Huell Melon is known for its distinct notes of summer melon (notably honeydew), ripe strawberries, and mild apricot. It also may bring low whispers of orange, vanilla, Geranium, and fruit tea.Its bitterness is usually characterized as mild, but still noticeable. Huell Melon is considered an aroma hop variety. However, it has successfully been used in single-hopped pale ales and even IPAs. Its mellow bittering and noticeable fruit profile make it an ideal choice in beer styles that require a lighter bittering profile. Its profile can also pair nicely in styles with characterful yeast profiles, such as Belgian ales and wheat styles.
Aromas: orange, vanilla, Geranium, and fruit tea
A cross between Galena and a German male hop, Magnum hops are available in both German and U.S. grown varieties. The German varietal is known as Hallertau Magnum, so it’s generally clear where your hops came from. Primarily used as a bittering hop, Magnum has only a mild, herbal, piney and resinous aroma typical of high alpha varietals. The alpha acid range of 10% to 14% provides perfect bittering in beer styles like IPAs, Pale Ales, and even Stouts. This clean bittering agent is what makes Magnum hops so popular. If you can’t find Magnum try substituting with Nugget or Hallertauer Taurus.
Aromas: black pepper and nutmeg, and also a slight hint of citrus
Australian developed Galaxy hops are sought after for their intensely aromatic characteristics. Bred from an Aussie high alpha female and Perle male, the result is a wonderfully bright, citrus forward flavor and aroma. Galaxy has a slightly higher alpha acid range between 13% and 15%,but the most common use is as a late addition or in dry hopping, which lends the fullest pungent citrus and tropical passion fruit flavors to a brew. Try these hops in your favorite IPA or Pale Ale recipe.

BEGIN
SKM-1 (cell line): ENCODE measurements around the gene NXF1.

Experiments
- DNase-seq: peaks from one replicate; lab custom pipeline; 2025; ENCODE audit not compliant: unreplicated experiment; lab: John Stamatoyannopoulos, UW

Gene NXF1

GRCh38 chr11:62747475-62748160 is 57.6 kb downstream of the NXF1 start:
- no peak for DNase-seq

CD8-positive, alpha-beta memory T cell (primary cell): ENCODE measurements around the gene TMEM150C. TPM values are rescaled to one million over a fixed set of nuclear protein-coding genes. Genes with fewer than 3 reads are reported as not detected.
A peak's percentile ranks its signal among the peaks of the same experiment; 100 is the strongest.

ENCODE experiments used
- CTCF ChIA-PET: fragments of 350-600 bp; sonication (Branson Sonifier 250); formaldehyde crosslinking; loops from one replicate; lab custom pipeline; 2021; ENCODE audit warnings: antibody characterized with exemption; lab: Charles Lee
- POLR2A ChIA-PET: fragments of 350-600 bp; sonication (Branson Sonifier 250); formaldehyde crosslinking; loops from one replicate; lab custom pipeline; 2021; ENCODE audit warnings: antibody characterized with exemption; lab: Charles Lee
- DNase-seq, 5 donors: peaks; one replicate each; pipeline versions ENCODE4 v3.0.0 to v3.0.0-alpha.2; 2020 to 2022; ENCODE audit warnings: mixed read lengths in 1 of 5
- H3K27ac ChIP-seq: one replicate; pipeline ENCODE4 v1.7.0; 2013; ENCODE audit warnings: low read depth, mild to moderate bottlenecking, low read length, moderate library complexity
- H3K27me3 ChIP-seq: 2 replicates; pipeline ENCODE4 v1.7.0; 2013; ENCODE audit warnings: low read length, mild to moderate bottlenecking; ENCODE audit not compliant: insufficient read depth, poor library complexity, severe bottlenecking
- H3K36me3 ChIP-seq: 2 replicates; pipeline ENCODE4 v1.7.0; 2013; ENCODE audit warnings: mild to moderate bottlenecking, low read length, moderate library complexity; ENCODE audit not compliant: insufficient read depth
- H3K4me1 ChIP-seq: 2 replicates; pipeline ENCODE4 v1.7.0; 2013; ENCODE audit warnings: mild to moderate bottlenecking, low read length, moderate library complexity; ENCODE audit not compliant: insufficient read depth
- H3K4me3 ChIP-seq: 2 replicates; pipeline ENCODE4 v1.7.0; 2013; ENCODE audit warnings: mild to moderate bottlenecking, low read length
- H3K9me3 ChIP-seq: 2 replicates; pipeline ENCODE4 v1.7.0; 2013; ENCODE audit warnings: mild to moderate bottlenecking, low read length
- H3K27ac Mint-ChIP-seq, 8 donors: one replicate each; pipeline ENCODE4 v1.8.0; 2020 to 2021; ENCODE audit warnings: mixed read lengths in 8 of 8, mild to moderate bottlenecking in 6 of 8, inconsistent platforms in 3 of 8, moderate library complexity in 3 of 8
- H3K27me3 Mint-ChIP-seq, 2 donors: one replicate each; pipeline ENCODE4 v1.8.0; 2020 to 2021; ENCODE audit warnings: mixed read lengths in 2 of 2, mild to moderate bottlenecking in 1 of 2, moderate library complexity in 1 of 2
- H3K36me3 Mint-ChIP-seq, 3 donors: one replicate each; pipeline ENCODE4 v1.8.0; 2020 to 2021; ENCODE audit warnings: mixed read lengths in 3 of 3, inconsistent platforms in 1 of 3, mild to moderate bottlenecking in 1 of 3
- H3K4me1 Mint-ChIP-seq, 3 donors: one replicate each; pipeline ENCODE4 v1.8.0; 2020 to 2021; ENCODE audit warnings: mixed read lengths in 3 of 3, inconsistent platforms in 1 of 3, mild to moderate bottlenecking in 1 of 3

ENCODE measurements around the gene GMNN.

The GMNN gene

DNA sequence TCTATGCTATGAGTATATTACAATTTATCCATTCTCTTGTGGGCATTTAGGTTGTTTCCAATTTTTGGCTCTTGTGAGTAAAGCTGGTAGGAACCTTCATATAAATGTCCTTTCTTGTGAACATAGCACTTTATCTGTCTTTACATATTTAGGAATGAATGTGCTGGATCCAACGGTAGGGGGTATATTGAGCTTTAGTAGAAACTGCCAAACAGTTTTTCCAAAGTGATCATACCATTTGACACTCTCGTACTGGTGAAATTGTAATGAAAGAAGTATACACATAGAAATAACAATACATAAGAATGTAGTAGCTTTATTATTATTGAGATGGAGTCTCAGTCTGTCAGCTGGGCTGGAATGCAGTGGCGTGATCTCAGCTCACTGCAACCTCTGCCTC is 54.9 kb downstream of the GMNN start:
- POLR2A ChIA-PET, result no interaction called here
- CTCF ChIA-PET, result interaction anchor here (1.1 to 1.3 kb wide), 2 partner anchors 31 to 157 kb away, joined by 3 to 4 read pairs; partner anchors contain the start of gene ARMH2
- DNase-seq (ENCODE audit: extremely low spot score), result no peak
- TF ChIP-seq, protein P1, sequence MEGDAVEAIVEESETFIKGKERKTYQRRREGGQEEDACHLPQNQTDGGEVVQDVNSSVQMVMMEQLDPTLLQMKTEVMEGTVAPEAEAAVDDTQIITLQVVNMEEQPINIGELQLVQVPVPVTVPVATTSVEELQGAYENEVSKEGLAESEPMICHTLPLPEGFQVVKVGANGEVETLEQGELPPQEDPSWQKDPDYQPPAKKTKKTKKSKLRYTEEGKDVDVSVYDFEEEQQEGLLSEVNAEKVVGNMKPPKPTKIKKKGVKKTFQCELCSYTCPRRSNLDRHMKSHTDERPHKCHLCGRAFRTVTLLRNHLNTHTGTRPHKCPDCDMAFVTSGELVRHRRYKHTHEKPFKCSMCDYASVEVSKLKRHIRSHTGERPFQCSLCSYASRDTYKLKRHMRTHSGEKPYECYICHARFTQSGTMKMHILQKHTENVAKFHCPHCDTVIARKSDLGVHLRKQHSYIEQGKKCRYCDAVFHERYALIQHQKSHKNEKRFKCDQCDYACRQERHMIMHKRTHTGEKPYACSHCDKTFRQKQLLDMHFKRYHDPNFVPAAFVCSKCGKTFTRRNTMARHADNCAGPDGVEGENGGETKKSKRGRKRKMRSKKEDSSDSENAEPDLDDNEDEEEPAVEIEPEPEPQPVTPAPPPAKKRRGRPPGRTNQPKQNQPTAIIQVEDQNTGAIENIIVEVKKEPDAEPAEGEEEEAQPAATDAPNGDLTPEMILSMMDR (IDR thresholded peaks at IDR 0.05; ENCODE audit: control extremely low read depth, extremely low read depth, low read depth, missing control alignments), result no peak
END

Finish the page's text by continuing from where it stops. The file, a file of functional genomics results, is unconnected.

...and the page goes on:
Aromas: passion fruity character along with aromas and flavors of clean citrus and peach. It may also carry threads of pineapple and tropical fruit. In short, its characteristics are all fruit with no floral, pine, or spice.
East Kent Golding
It has an amazing aroma profile with lavender, spice, honey and notes of thyme. Flavor-wise it is earthy and mildly bittering with a sweet, silky, honey-like character. East Kent Golding is considered to be the quintessential English hop, long held as one of the island's favorites for ales and pale ales.Has Aromas of lavender, spice, and honey. Perfect for Pale Ale, Extra Special English Ale, English Dark Ale, and Belgian Ale
Aromas: sweet, silky, honey-like character
Mandarina Bavaria has a fruity and citrus-heavy profile. The sweet fruity character can bring notes of gooseberry, strawberry, and blackcurrant. Citrus elements can be quite intense with strong lemon, pineapple, lime, and tangerine. Mandarina Bavaria is usually categorized as a flavor hop, but with the ability to bring high quality bitterness, it is really more a dual-purpose hop. It has high quality bitterness and can easily be used for all the additions in a single hopped beer.
Probably the first thing you’d think to use Mandarina Bavaria in is a fruity IPA or Pale Ale, but give it a try as a standalone hop in something like an American Wheat or Saison, too.
Aromas: Citrus elements can be quite intense with strong lemon, pineapple, lime, and tangerine